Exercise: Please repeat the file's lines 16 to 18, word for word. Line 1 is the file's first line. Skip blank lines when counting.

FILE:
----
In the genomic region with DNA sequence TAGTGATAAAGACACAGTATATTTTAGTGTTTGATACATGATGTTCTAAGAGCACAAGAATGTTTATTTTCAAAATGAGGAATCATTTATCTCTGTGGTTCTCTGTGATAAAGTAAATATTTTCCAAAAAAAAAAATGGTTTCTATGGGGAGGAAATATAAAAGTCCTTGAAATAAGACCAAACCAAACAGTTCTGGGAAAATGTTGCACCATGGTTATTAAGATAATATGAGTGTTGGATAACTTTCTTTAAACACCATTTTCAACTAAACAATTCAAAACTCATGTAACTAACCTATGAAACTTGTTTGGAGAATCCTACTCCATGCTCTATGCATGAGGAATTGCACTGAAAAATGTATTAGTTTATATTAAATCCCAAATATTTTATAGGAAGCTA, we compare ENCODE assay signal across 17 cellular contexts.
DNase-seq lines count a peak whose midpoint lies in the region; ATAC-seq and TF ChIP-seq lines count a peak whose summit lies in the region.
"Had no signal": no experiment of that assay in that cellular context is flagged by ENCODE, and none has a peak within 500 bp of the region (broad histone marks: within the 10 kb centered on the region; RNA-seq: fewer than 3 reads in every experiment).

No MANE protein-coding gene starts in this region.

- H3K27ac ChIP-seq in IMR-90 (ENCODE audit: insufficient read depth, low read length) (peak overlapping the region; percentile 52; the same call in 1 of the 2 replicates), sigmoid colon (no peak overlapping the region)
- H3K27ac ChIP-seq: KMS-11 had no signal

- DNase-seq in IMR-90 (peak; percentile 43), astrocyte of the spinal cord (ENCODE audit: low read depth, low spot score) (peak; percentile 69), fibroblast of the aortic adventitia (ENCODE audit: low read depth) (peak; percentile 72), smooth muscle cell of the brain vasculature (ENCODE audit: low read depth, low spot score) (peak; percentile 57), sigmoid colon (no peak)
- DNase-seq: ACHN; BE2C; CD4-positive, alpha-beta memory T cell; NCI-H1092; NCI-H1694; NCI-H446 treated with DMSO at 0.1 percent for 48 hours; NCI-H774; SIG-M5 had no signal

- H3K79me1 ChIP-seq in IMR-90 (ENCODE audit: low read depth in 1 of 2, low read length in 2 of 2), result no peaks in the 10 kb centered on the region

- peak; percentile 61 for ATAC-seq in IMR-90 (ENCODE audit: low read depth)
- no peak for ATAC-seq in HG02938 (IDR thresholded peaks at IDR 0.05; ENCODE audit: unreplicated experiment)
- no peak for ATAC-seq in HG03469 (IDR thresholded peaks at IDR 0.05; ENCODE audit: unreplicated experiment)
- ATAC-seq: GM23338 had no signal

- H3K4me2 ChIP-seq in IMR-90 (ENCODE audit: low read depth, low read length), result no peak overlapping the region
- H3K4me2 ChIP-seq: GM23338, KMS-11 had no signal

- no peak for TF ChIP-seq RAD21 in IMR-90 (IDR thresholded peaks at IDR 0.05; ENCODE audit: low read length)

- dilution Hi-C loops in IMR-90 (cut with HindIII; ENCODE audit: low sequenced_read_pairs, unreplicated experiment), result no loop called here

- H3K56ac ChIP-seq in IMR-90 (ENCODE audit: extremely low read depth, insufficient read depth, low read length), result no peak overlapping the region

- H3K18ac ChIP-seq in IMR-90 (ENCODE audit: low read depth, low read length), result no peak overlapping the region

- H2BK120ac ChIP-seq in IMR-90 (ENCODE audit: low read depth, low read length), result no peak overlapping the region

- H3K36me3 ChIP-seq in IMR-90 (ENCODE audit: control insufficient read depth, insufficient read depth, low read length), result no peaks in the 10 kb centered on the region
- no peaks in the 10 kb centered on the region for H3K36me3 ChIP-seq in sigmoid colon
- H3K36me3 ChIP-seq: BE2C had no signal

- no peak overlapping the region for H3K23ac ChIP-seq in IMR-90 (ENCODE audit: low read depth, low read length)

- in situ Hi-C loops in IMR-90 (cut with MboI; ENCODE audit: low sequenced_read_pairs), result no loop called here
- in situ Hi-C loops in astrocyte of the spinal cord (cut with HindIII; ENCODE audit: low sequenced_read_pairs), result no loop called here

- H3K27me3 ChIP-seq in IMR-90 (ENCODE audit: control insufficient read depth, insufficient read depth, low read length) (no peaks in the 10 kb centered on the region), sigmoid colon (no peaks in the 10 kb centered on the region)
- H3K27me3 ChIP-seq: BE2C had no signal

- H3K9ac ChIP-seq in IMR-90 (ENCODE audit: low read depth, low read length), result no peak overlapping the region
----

- no peak for TF ChIP-seq RAD21 in IMR-90 (IDR thresholded peaks at IDR 0.05; ENCODE audit: low read length)

- dilution Hi-C loops in IMR-90 (cut with HindIII; ENCODE audit: low sequenced_read_pairs, unreplicated experiment), result no loop called here

- H3K56ac ChIP-seq in IMR-90 (ENCODE audit: extremely low read depth, insufficient read depth, low read length), result no peak overlapping the region